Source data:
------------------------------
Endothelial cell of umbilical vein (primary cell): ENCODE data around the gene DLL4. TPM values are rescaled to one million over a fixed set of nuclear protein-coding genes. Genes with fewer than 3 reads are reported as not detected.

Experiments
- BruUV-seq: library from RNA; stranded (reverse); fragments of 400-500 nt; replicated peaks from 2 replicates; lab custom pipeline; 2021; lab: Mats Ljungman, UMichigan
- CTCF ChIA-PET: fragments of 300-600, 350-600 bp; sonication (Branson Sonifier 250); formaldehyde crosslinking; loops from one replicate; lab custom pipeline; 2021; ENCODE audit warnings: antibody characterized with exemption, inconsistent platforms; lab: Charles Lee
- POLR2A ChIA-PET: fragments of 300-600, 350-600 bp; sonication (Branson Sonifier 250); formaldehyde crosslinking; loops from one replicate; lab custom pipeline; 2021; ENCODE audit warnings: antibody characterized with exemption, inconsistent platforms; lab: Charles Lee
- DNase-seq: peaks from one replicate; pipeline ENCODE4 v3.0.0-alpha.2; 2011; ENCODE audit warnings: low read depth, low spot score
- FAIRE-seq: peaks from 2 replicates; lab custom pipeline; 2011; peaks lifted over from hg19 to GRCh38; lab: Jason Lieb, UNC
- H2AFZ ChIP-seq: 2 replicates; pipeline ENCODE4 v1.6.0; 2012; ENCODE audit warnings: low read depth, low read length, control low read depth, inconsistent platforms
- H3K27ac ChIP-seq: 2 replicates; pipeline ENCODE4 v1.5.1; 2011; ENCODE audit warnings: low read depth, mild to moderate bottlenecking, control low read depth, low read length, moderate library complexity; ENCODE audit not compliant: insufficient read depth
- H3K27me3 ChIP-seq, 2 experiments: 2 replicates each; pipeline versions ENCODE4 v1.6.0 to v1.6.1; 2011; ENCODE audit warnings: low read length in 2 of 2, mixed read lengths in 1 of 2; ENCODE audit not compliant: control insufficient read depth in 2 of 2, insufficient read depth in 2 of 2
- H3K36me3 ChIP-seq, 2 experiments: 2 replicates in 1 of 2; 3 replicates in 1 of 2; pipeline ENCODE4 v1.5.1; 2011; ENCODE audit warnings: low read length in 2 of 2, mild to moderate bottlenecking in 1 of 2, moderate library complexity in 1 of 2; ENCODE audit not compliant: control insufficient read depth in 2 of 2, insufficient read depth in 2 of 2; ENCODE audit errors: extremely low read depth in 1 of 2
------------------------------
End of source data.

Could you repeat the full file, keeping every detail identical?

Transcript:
Endothelial cell of umbilical vein (primary cell): ENCODE data around the gene DLL4. TPM values are rescaled to one million over a fixed set of nuclear protein-coding genes. Genes with fewer than 3 reads are reported as not detected.

Experiments
- BruUV-seq: library from RNA; stranded (reverse); fragments of 400-500 nt; replicated peaks from 2 replicates; lab custom pipeline; 2021; lab: Mats Ljungman, UMichigan
- CTCF ChIA-PET: fragments of 300-600, 350-600 bp; sonication (Branson Sonifier 250); formaldehyde crosslinking; loops from one replicate; lab custom pipeline; 2021; ENCODE audit warnings: antibody characterized with exemption, inconsistent platforms; lab: Charles Lee
- POLR2A ChIA-PET: fragments of 300-600, 350-600 bp; sonication (Branson Sonifier 250); formaldehyde crosslinking; loops from one replicate; lab custom pipeline; 2021; ENCODE audit warnings: antibody characterized with exemption, inconsistent platforms; lab: Charles Lee
- DNase-seq: peaks from one replicate; pipeline ENCODE4 v3.0.0-alpha.2; 2011; ENCODE audit warnings: low read depth, low spot score
- FAIRE-seq: peaks from 2 replicates; lab custom pipeline; 2011; peaks lifted over from hg19 to GRCh38; lab: Jason Lieb, UNC
- H2AFZ ChIP-seq: 2 replicates; pipeline ENCODE4 v1.6.0; 2012; ENCODE audit warnings: low read depth, low read length, control low read depth, inconsistent platforms
- H3K27ac ChIP-seq: 2 replicates; pipeline ENCODE4 v1.5.1; 2011; ENCODE audit warnings: low read depth, mild to moderate bottlenecking, control low read depth, low read length, moderate library complexity; ENCODE audit not compliant: insufficient read depth
- H3K27me3 ChIP-seq, 2 experiments: 2 replicates each; pipeline versions ENCODE4 v1.6.0 to v1.6.1; 2011; ENCODE audit warnings: low read length in 2 of 2, mixed read lengths in 1 of 2; ENCODE audit not compliant: control insufficient read depth in 2 of 2, insufficient read depth in 2 of 2
- H3K36me3 ChIP-seq, 2 experiments: 2 replicates in 1 of 2; 3 replicates in 1 of 2; pipeline ENCODE4 v1.5.1; 2011; ENCODE audit warnings: low read length in 2 of 2, mild to moderate bottlenecking in 1 of 2, moderate library complexity in 1 of 2; ENCODE audit not compliant: control insufficient read depth in 2 of 2, insufficient read depth in 2 of 2; ENCODE audit errors: extremely low read depth in 1 of 2